ZONING GLOSSARY

ZONING GLOSSARY

Board of Zoning Appeals (BZA) – A local government body that grants relief from the requirements of the Zoning Ordinance. They hear from property owners and other interested parties that are potentially affected by such relief.

Chesapeake Bay Preservation Act (CBPA) – A Virginia state law that aims to improve the state’s water quality, specifically targeting the Tidewater region. The Act implements many restrictions and other guidelines for land use in the area.

Comprehensive Plan – A document designed to present a vision for the future of the community, with long-range goals and objectives for all activities that affect the local government. It helps to plan infrastructure development, protect natural resources, plan for aesthetics, and guide future zoning changes.

Down-Zoning – When the local government rezones a property or multiple properties to a more restrictive zoning district. An example would be a commercial shopping district being rezoned to allow only single-family housing.

Exactions – A condition on a portion of land, infrastructure, or fees that the local government requires from a land-developer in return for subdivision or development approval. An example would be the municipality requiring a developer to set a portion of his land aside as a designated park in exchange for approval.

Impact Fees – Similar to Exactions, an Impact Fee is money requested by the local government from developers for off-site improvements that are made necessary as a direct result of the developer’s project.

Non-Conforming Uses – A use of property that was originally allowed under the Zoning Ordinance when it was established, but following subsequent changes to the ordinance, is no longer a permitted use. A type of Vested Right. 

Proffer – Similar to Exactions, a Proffer is also known as conditional zoning, where a landowner will voluntarily agree to limit the use of property or otherwise perform an action to obtain certain land use permits or authorizations. These, unlike Exactions, are to be voluntary.

Special Exception/Special Use Permit/ Conditional Use Permit – A permit for a property’s use or dimensional requirements that aren’t allowed as a matter of right, but may be permitted under certain conditions. A Special Exception is granted by the BZA.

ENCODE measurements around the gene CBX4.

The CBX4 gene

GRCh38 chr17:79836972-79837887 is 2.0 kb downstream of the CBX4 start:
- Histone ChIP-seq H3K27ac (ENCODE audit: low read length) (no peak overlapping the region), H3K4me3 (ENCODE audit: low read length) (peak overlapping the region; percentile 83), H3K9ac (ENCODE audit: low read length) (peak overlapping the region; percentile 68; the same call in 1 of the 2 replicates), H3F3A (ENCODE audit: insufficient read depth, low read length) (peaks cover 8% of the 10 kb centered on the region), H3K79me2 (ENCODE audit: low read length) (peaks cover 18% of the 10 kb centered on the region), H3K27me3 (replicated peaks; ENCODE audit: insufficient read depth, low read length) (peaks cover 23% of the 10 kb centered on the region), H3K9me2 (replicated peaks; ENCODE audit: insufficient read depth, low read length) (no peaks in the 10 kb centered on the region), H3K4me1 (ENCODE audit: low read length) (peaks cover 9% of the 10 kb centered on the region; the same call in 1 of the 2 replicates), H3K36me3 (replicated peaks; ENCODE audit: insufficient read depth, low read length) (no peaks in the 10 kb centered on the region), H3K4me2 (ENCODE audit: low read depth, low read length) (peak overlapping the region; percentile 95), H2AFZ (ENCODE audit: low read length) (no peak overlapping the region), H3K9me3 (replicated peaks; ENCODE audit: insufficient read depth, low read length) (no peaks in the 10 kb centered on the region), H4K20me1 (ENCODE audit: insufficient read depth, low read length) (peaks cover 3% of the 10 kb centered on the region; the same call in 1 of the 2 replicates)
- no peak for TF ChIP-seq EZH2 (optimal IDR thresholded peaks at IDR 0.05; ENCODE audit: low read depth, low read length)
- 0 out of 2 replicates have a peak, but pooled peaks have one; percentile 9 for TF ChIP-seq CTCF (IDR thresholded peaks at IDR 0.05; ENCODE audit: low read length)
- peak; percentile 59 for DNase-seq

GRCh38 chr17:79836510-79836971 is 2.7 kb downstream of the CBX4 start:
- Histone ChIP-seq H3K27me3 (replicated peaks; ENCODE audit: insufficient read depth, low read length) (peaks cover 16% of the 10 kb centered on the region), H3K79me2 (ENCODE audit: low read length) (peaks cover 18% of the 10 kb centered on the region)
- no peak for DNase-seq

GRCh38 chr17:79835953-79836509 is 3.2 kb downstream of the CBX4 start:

Spot Zoning – This occurs when the zoning classification of a single parcel of land for a use classification is different than the surrounding zoning district.

Up-Zoning – The opposite of Down-Zoning, when the local government rezones to allow for more permitted uses. A common example is when municipalities rezone an area zoned for single family housing to allow for multi-family housing.

Variance – A variance may be granted by the BZA to give relief to the landowner, who, due to unique conditions, would face an unnecessary hardship in using the property in full compliance with the zoning ordinance. In Virginia, these are only available to provide relief from the strict application of dimensional requirements, such as setback or frontage requirements.

Vested Rights – Where the landowner has obtained government approval for the development of a project, and the landowner has relied in good faith on that approval, he is allowed to continue with the development if it is suddenly impacted by a change in the zoning ordinance.

Zoning Ordinances – They contain the local rules that define how the land in different zoning districts can be used. Not only do they regulate use, but also dimensional requirements such as density, frontage, and setbacks.